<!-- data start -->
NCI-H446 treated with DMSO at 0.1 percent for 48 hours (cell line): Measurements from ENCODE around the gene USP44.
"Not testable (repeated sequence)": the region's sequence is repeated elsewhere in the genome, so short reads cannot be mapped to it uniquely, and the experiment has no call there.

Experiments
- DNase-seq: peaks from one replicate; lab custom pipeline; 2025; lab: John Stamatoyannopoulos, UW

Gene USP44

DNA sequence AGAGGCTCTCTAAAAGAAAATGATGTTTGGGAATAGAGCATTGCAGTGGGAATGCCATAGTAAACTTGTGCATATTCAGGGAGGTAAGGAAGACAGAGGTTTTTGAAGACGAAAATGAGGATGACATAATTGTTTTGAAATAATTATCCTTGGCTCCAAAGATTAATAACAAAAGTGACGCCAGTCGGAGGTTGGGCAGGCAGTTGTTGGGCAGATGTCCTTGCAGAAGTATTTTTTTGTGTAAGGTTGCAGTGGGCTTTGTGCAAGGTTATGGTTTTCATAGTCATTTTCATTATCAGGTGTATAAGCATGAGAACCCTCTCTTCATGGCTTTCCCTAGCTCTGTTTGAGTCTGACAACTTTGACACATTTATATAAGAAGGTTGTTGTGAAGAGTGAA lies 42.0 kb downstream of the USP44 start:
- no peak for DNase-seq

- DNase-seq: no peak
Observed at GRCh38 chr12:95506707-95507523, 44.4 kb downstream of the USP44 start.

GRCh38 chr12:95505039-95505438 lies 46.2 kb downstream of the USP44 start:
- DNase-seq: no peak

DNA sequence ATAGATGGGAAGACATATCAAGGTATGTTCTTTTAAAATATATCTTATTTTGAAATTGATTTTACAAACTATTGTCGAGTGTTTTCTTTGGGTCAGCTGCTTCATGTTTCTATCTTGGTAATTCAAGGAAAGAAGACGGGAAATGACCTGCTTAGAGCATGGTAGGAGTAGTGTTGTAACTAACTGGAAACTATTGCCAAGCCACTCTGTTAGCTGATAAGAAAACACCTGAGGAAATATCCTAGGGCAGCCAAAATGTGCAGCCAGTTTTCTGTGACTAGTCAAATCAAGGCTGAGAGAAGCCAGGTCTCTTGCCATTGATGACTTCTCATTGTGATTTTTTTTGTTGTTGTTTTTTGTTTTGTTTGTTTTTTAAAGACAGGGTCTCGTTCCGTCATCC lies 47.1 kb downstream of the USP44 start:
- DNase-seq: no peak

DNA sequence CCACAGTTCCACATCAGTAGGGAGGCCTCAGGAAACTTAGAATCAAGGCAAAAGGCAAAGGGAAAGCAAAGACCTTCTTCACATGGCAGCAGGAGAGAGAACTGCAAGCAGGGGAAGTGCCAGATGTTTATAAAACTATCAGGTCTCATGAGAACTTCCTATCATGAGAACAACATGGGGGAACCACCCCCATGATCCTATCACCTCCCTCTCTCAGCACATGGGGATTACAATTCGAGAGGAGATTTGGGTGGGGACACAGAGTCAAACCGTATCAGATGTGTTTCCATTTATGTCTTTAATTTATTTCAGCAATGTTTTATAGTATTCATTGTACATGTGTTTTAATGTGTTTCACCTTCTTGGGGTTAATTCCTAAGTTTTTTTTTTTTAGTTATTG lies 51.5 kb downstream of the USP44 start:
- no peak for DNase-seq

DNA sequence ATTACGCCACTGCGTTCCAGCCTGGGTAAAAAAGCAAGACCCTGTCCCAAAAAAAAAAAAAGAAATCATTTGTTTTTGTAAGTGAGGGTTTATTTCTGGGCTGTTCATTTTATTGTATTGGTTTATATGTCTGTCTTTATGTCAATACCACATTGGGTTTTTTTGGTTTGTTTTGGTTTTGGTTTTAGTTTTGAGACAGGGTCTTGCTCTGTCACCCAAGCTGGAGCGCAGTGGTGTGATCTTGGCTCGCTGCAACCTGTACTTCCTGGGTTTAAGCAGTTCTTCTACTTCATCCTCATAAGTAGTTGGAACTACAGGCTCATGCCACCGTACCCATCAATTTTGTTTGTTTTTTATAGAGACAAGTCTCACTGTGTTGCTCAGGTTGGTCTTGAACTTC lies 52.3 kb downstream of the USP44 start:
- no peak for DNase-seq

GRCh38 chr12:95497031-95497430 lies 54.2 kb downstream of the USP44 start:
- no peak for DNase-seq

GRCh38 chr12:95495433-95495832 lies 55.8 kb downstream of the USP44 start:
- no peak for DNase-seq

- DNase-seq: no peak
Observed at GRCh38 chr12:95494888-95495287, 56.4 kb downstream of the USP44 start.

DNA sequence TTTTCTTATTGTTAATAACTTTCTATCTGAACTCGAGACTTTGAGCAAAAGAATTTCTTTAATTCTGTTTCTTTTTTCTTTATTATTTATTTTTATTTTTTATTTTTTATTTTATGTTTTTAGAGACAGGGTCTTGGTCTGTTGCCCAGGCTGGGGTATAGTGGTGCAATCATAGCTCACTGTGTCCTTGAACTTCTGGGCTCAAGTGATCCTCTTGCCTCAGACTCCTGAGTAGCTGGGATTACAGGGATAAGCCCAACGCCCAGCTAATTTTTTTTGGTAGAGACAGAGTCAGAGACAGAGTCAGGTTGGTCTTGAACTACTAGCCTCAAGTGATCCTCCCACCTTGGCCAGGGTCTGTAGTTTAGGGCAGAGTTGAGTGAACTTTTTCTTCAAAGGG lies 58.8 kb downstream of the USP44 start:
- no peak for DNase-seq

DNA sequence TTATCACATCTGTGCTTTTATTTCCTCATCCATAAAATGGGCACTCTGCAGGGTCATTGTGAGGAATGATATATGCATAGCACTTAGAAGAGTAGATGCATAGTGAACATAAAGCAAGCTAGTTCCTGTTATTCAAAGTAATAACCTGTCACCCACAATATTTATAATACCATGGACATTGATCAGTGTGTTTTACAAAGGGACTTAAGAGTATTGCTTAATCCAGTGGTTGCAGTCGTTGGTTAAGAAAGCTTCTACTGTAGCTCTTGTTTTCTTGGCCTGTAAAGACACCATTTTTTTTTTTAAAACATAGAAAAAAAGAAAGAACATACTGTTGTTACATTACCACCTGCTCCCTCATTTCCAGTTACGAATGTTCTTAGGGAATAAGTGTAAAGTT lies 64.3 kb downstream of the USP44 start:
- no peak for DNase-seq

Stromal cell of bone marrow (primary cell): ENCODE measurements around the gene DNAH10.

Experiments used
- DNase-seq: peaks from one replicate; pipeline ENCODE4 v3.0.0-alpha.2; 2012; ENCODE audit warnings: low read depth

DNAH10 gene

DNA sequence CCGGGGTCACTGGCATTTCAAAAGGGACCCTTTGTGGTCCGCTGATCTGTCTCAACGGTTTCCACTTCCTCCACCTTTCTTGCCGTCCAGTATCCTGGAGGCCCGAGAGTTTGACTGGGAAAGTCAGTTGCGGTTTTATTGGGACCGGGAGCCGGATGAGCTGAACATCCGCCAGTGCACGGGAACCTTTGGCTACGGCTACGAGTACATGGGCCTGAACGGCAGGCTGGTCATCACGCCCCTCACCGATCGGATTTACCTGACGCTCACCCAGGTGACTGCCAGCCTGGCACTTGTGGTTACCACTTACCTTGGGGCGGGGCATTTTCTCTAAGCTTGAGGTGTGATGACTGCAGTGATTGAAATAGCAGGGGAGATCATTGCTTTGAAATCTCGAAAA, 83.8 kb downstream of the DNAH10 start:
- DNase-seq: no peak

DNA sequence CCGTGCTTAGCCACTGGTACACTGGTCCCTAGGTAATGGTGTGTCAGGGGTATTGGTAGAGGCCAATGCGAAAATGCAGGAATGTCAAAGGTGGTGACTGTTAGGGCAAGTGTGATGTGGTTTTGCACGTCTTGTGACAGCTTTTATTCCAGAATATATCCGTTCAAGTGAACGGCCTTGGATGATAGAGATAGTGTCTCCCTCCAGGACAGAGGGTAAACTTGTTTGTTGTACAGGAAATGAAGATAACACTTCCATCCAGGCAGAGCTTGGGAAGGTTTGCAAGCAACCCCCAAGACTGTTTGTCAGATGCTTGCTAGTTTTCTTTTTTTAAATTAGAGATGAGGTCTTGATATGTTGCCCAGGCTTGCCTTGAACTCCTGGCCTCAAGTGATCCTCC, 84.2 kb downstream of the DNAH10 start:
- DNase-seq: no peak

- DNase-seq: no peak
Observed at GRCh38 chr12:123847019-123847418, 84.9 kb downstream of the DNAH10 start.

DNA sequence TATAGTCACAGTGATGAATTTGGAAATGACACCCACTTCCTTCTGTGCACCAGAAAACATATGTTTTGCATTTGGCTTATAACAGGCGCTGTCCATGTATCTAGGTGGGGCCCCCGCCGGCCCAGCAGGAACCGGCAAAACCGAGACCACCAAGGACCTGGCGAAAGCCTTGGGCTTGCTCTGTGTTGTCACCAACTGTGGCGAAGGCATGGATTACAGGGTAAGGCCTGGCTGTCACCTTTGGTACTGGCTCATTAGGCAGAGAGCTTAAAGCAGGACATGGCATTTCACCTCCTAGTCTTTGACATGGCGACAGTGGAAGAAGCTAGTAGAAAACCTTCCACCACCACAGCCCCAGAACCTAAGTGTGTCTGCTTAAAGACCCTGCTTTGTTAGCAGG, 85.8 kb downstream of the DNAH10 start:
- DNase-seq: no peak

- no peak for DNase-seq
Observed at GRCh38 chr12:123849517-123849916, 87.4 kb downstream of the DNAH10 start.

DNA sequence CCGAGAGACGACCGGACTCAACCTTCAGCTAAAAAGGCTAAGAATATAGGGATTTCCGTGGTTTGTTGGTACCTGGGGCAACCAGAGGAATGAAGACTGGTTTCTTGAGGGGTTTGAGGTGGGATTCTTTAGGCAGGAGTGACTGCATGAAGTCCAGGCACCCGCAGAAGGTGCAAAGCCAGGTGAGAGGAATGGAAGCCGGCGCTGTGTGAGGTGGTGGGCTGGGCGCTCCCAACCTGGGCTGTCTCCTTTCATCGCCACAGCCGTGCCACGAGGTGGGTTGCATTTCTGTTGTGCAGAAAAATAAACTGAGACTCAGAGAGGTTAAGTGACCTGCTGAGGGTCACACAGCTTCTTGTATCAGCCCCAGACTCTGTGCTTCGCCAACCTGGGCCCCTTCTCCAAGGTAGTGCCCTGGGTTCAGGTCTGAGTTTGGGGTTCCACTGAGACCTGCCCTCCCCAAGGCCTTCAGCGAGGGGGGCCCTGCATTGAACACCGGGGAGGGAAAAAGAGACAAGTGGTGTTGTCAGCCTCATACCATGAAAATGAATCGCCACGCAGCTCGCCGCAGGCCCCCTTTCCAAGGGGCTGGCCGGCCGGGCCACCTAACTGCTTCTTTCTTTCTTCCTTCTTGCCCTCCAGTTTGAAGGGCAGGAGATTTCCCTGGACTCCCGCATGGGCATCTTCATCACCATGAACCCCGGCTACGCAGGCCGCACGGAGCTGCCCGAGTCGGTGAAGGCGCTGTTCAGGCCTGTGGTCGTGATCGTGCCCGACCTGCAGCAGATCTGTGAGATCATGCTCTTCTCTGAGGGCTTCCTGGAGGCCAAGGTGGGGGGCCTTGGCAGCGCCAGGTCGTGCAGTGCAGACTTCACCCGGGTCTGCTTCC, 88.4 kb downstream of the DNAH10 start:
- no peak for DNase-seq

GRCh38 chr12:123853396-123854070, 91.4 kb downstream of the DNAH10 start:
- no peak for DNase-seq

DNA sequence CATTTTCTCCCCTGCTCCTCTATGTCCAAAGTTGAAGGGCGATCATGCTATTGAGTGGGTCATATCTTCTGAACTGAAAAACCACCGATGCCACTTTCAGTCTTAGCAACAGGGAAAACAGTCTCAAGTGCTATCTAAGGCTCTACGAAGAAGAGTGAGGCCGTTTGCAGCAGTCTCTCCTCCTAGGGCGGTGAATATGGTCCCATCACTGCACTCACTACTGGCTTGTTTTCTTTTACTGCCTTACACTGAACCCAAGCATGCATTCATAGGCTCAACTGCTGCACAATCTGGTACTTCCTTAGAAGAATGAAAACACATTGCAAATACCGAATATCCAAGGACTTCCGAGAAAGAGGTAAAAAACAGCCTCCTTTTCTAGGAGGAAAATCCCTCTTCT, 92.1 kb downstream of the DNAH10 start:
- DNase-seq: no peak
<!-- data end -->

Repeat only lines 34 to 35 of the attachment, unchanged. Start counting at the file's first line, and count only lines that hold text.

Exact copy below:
DNA sequence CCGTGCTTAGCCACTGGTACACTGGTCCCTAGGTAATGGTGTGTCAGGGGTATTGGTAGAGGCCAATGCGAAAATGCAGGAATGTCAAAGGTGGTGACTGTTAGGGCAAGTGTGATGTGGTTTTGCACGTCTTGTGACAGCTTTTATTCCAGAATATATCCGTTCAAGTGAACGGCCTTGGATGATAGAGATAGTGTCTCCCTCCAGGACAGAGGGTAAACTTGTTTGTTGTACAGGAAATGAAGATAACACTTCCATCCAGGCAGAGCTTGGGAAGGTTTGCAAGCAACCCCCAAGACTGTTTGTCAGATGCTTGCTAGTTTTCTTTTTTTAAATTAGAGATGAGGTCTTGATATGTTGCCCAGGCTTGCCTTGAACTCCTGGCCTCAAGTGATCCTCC, 84.2 kb downstream of the DNAH10 start:
- DNase-seq: no peak